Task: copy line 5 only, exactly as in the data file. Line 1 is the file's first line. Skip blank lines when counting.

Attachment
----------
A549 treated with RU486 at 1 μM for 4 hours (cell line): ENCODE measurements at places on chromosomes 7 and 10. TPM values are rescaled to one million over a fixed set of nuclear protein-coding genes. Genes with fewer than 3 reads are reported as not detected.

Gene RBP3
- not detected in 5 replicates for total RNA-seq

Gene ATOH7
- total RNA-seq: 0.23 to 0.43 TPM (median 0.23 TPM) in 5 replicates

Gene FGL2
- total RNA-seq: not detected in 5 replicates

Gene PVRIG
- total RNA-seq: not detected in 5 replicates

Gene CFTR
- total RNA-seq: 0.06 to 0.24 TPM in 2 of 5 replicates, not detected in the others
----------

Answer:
- total RNA-seq: 0.23 to 0.43 TPM (median 0.23 TPM) in 5 replicates